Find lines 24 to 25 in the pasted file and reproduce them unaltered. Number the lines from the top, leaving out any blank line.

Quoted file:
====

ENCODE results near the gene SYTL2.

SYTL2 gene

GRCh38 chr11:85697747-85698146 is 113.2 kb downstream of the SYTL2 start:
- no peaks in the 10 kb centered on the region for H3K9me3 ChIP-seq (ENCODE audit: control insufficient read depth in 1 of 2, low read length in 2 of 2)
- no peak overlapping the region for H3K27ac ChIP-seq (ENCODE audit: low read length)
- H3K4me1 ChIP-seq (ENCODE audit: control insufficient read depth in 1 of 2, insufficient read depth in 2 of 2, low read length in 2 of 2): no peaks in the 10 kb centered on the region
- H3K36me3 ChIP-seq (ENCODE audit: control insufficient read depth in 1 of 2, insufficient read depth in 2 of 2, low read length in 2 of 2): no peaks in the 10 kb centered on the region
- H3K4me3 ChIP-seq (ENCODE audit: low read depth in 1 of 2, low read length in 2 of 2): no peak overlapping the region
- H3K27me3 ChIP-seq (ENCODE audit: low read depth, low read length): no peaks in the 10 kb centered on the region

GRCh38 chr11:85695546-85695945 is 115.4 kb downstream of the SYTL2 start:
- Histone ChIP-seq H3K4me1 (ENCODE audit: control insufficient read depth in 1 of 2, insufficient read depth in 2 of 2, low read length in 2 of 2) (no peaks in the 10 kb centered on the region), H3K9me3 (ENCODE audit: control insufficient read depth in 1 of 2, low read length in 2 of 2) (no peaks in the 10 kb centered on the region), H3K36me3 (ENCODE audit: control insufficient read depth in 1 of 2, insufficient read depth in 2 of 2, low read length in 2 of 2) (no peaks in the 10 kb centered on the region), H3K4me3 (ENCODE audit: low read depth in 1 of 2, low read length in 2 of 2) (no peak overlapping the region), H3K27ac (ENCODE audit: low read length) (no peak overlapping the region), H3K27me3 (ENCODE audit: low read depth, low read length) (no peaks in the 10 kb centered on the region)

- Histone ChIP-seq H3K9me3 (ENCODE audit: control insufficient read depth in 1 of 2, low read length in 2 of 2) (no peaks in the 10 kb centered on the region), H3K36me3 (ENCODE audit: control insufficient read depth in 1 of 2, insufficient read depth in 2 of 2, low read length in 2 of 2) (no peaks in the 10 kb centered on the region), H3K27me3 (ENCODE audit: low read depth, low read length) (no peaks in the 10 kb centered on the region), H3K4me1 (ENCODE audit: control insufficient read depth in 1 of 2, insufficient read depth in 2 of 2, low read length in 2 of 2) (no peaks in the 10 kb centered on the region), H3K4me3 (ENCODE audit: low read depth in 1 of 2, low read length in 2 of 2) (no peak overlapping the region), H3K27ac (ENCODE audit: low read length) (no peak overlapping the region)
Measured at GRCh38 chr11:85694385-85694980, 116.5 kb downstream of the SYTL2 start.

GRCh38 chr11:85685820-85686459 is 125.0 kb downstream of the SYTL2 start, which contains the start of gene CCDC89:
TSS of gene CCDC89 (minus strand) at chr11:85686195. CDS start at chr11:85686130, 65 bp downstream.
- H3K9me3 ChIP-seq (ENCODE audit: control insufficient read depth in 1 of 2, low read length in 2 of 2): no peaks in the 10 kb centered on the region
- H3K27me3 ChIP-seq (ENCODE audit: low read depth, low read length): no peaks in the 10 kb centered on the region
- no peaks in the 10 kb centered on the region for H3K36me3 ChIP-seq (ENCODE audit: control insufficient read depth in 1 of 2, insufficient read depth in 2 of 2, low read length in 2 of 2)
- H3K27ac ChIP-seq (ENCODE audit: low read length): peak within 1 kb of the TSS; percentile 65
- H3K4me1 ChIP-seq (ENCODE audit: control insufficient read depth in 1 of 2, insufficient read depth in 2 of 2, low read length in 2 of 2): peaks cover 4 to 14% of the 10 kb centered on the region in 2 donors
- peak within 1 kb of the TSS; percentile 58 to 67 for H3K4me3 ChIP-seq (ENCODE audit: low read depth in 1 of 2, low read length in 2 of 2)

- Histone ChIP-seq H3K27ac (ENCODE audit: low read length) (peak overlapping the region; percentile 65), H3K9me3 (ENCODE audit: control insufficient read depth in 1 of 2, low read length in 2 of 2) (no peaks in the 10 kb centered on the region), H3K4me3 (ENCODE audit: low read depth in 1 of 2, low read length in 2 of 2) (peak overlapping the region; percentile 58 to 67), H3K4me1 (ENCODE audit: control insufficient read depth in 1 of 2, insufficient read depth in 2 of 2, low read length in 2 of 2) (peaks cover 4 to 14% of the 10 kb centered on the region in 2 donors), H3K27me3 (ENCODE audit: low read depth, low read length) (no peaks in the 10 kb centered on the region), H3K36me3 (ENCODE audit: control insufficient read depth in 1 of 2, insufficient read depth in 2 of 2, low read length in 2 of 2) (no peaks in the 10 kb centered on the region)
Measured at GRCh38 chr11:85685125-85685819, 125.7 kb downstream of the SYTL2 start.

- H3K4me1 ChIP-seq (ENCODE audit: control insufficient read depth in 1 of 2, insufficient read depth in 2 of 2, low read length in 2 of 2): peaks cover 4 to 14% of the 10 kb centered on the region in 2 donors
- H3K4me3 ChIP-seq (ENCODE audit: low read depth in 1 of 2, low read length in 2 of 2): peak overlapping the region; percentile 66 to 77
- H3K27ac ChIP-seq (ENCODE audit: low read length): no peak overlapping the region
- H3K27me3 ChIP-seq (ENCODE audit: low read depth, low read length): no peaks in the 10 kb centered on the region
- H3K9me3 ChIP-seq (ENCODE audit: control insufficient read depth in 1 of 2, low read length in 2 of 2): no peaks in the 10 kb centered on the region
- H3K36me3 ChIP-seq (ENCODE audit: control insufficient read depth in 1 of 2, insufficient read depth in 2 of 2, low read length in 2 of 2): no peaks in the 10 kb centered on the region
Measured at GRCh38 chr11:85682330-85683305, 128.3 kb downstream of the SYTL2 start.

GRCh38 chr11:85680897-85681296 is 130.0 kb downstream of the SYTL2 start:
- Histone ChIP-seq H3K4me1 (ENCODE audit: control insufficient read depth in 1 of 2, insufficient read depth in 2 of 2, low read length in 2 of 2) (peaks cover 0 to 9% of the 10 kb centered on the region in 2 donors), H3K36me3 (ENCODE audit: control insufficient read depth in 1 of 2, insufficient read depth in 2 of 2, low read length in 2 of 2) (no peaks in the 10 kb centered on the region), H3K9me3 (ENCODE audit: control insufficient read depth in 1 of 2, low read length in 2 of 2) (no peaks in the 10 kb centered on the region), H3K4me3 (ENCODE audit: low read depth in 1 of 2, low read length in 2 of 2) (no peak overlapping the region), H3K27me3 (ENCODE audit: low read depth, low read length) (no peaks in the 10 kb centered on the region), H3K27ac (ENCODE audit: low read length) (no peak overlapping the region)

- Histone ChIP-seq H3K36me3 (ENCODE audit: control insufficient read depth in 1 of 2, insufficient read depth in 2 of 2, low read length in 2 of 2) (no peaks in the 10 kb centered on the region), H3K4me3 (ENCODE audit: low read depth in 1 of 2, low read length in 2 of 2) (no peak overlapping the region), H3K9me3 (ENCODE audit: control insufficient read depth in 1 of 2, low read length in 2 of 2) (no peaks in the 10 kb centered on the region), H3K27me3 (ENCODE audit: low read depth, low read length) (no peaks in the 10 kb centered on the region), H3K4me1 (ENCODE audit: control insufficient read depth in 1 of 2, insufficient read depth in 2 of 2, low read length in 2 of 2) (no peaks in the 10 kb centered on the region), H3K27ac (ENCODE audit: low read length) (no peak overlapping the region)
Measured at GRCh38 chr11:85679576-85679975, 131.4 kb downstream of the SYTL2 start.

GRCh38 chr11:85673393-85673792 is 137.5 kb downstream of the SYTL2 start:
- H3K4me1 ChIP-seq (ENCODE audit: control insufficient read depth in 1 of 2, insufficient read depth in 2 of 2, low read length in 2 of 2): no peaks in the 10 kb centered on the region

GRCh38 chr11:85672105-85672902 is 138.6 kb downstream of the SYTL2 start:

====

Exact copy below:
- H3K4me1 ChIP-seq (ENCODE audit: control insufficient read depth in 1 of 2, insufficient read depth in 2 of 2, low read length in 2 of 2): peaks cover 4 to 14% of the 10 kb centered on the region in 2 donors
- H3K4me3 ChIP-seq (ENCODE audit: low read depth in 1 of 2, low read length in 2 of 2): peak overlapping the region; percentile 66 to 77